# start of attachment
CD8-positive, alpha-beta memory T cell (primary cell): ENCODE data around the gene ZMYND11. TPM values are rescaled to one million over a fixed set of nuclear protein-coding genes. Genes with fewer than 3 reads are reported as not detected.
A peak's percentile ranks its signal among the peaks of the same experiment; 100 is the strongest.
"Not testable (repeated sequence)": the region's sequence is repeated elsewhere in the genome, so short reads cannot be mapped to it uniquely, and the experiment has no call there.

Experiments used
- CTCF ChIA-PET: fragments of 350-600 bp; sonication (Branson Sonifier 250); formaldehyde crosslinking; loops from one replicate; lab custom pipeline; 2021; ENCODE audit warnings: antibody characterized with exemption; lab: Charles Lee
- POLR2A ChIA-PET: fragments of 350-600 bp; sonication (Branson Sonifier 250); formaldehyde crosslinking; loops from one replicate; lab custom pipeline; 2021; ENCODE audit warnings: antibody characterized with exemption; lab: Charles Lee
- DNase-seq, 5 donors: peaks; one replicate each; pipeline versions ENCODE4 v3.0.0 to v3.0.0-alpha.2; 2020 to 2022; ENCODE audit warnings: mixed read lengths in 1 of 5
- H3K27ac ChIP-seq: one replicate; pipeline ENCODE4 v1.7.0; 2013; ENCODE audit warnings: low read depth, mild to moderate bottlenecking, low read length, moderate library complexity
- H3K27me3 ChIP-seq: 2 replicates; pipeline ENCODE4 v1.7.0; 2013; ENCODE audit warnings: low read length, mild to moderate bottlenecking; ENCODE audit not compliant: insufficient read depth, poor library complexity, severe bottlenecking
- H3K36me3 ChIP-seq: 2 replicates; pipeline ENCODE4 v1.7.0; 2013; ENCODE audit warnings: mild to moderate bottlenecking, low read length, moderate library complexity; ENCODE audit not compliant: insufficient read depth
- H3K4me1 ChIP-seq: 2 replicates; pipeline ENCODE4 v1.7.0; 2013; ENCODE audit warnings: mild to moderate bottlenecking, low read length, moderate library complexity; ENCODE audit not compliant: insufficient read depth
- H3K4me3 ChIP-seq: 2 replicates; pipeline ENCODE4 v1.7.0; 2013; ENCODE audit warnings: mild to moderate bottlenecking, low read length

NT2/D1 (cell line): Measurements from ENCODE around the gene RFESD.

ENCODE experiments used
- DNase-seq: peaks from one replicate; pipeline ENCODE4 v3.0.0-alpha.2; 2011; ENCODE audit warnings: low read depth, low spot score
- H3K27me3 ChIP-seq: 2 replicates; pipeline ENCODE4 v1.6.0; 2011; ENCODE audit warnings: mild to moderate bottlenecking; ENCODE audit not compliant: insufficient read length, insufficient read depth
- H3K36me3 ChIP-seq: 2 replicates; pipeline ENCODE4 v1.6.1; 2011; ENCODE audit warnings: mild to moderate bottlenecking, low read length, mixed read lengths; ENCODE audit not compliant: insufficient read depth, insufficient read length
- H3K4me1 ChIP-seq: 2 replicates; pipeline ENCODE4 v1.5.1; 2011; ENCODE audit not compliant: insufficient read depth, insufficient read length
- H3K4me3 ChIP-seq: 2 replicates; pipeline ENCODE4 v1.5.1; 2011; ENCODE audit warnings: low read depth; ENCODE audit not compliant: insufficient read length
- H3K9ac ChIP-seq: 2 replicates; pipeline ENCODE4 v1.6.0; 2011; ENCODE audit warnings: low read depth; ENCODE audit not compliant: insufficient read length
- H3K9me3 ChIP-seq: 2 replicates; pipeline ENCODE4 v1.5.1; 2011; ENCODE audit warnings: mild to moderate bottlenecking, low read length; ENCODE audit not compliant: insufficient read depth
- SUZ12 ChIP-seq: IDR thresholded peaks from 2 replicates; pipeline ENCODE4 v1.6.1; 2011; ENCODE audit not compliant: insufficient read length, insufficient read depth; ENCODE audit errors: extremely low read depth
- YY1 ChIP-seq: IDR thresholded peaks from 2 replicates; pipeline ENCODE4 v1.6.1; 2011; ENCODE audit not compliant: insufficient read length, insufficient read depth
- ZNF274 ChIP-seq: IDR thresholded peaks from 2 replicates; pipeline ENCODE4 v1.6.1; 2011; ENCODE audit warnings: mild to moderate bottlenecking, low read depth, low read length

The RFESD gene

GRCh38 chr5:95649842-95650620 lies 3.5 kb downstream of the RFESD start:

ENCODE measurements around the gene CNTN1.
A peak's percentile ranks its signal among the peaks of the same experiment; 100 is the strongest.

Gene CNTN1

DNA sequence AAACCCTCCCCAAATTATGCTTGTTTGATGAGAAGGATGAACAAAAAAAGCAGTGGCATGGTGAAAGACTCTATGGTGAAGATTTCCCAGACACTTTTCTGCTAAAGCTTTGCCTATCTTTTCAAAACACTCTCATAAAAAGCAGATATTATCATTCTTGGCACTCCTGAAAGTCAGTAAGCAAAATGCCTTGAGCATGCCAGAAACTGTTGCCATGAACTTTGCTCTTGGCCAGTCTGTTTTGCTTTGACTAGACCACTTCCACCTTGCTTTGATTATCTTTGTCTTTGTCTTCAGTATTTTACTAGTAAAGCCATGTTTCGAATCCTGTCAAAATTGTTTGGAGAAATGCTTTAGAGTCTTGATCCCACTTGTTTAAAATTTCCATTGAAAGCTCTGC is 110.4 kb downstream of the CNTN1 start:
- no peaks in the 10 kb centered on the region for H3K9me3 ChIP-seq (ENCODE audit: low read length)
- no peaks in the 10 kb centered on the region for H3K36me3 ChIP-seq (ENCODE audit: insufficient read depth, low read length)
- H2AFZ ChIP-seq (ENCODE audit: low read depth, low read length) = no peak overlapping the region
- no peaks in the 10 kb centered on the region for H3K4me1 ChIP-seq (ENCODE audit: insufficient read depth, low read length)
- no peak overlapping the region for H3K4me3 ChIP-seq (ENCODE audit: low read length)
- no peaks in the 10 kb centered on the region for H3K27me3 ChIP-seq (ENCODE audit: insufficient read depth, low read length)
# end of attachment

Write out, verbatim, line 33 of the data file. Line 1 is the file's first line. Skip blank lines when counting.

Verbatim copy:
- H2AFZ ChIP-seq (ENCODE audit: low read depth, low read length) = no peak overlapping the region